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Design Thinking in the Product Development Process - Product tank oxford

Introduction to the basic secrets that make Design Thinking a great tool for innovation and to enable collaboration. The talk also includes a few exercises on Lateral Thinking.

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Design Thinking in the Product Development Process - Product tank oxford

  1. 1. Design Thinking in the Product Development Process AJ : @world_reloader Alvaro: @AlvaroR156
  2. 2. Quick activity: SCAMPER
  3. 3. ○ Substitute something ○ Combine something ○ Adapt it ○ Modify it ○ Put it to another use ○ Eliminate something ○ Reverse it.
  4. 4. Using SCAMPER with: Dog training service Substitute: Substitute dogs for cats. Combine: Combine training with pet hotel. Adapt: Making video documentaries of the training for subscribers. Modify: Group lessons to make it more affordable. Put it to another use: Dog owners parties or other socialising events. Eliminate: The trainer. Use an app and videos etc to help owners do the training. Reverse: Dogs training owners!
  5. 5. Your turn. Existing service: Delivering fast food. 1. Choose a technique from SCAMPER. 2. Apply it to the service to create a new one. 3. EG: Reverse it: Delivering slow food. High quality home-made food that most people would not cook.
  6. 6. Delivering fast food ○ Substitute something ○ Combine something ○ Adapt it ○ Modify it ○ Put it to another use ○ Eliminate something ○ Reverse it.
  7. 7. Using SCAMPER with: Delivery fast food Substitute: Delivery fast ingredients. Combine: Delivery fast food and entertainment. Adapt: Cooking lessons. Modify: Your neighbour also need to order from the same place. Put it to another use: Use drivers and bike to have a courier service. Eliminate: The delivery. Collection only. Reverse: Delivery slow food!
  8. 8. AJ @world_reloader linkedin.com/in/ajjusto Alvaro @AlvaroR156 linkedin.com/in/AlvaroUX
  9. 9. Design Thinking Oxford Meetup: DesignThinkingOxford.org.uk
  10. 10. What is Design Thinking?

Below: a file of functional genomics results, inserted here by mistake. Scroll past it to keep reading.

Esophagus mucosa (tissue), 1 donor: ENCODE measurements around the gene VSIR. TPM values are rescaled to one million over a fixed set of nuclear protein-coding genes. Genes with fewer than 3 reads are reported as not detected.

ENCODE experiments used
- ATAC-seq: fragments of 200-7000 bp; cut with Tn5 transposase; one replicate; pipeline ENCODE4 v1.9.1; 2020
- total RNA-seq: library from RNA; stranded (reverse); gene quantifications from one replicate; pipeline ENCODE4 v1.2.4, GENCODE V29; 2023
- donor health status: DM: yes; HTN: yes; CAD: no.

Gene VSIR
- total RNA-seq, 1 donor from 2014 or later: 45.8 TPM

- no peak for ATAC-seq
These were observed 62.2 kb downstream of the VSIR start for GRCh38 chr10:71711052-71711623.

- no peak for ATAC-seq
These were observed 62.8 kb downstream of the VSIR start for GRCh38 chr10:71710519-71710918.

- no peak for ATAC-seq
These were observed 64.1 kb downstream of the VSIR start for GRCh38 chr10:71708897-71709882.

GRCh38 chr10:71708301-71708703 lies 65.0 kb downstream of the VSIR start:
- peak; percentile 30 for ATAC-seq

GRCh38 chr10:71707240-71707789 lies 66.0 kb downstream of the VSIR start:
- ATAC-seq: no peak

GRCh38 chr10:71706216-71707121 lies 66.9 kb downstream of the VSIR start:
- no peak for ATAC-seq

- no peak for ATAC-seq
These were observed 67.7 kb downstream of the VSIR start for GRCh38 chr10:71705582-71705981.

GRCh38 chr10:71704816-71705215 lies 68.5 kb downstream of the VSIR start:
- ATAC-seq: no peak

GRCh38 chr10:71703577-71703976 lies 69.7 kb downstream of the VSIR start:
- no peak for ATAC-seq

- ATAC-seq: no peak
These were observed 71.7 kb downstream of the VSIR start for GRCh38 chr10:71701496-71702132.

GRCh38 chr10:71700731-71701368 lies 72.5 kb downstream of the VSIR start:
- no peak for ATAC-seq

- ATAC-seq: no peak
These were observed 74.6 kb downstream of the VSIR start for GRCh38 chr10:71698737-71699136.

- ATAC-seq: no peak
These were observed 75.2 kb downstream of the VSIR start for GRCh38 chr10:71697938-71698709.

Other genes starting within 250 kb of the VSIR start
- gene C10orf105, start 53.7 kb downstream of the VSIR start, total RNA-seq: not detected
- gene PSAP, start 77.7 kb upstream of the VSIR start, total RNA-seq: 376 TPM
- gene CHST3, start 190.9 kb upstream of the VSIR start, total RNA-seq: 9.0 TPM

11. 11. A process to gather insight and turn it into innovative products and services
  12. 12. The 5 Step Process
  13. 13. The Double Diamond
  14. 14. Together Problem space Empathise Define Ideate Prototyp e Solution space Test
  15. 15. Why Design Thinking works
  16. 16. Design Thinking vs Kaizen
  17. 17. Design Thinking & Kaizen
  18. 18. Convergent mindset Producing a single best solution for a problem. ➔ Algorithmic thinking ➔ Risk assessment ➔ Framing ➔ Facts Divergent mindset Exploring the problem and producing a variety of ideas for the solution. ➔ Reflective thinking ➔ Ambiguity tolerance ➔ Re-Framing ➔ Questions
  19. 19. Lateral Thinking vs Logical Thinking 1 2 3 A C B F 4 Correct at every step It is OK not to be correct G H D E
  20. 20. Divergent vs Convergent Thinking
  21. 21. Divergent vs Convergent Thinking
  22. 22. Divergent vs Convergent Thinking
  23. 23. Structure in the world, freedom in the mind.
  24. 24. “In theory, theory and practice are the same. In practice, they are not.“ Attributed to Albert Einstein (probably incorrectly)
  25. 25. Quick activity: Five “why?”
  26. 26. ➔ What do you like about your car? ◆ It is reliable. ➔ Why do you like a car to be reliable? ◆ I don’t want the anxiety of breaking down. ➔ Why you don’t want your car to break down? ◆ Because I can’t pay unexpected garage bills. ➔ Why can’t you pay for bills? ◆ I don’t have savings. ➔ Why you don’t have savings? ◆ Because I don’t get paid enough. ➔ Why you don’t get paid enough? ◆ Because I have a junior position.